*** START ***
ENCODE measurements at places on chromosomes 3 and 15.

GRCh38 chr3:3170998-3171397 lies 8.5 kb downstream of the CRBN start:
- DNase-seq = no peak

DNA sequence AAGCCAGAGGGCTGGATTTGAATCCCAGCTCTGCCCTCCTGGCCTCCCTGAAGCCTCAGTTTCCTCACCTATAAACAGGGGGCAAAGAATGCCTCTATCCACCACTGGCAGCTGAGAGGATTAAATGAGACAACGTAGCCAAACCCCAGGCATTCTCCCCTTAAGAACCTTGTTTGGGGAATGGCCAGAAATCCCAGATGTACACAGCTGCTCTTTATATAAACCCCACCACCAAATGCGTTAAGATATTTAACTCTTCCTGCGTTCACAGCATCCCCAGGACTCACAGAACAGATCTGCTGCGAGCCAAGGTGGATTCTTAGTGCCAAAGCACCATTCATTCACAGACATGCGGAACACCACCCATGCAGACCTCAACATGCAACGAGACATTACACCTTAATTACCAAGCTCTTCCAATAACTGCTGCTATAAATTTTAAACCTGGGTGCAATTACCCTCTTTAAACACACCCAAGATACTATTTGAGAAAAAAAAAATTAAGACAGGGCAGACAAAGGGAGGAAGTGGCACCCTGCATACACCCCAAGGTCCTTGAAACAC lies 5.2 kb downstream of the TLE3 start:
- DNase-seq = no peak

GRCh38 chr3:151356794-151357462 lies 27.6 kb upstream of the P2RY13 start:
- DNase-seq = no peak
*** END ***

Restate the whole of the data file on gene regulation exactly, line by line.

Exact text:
ENCODE measurements at places on chromosomes 3 and 15.

GRCh38 chr3:3170998-3171397 lies 8.5 kb downstream of the CRBN start:
- DNase-seq = no peak

DNA sequence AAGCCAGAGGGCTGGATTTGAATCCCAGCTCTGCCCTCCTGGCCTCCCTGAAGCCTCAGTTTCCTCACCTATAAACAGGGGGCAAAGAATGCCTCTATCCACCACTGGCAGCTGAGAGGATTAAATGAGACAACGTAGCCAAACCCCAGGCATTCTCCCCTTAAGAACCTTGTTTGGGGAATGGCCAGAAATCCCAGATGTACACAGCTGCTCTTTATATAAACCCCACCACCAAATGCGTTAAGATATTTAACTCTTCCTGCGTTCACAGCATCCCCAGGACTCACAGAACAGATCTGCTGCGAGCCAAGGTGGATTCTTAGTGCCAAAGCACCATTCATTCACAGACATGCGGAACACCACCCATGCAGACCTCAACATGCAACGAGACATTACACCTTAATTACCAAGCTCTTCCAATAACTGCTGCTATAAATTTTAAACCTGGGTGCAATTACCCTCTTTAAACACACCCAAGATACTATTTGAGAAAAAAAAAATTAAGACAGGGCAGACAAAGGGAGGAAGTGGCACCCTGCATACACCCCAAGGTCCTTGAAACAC lies 5.2 kb downstream of the TLE3 start:
- DNase-seq = no peak

GRCh38 chr3:151356794-151357462 lies 27.6 kb upstream of the P2RY13 start:
- DNase-seq = no peak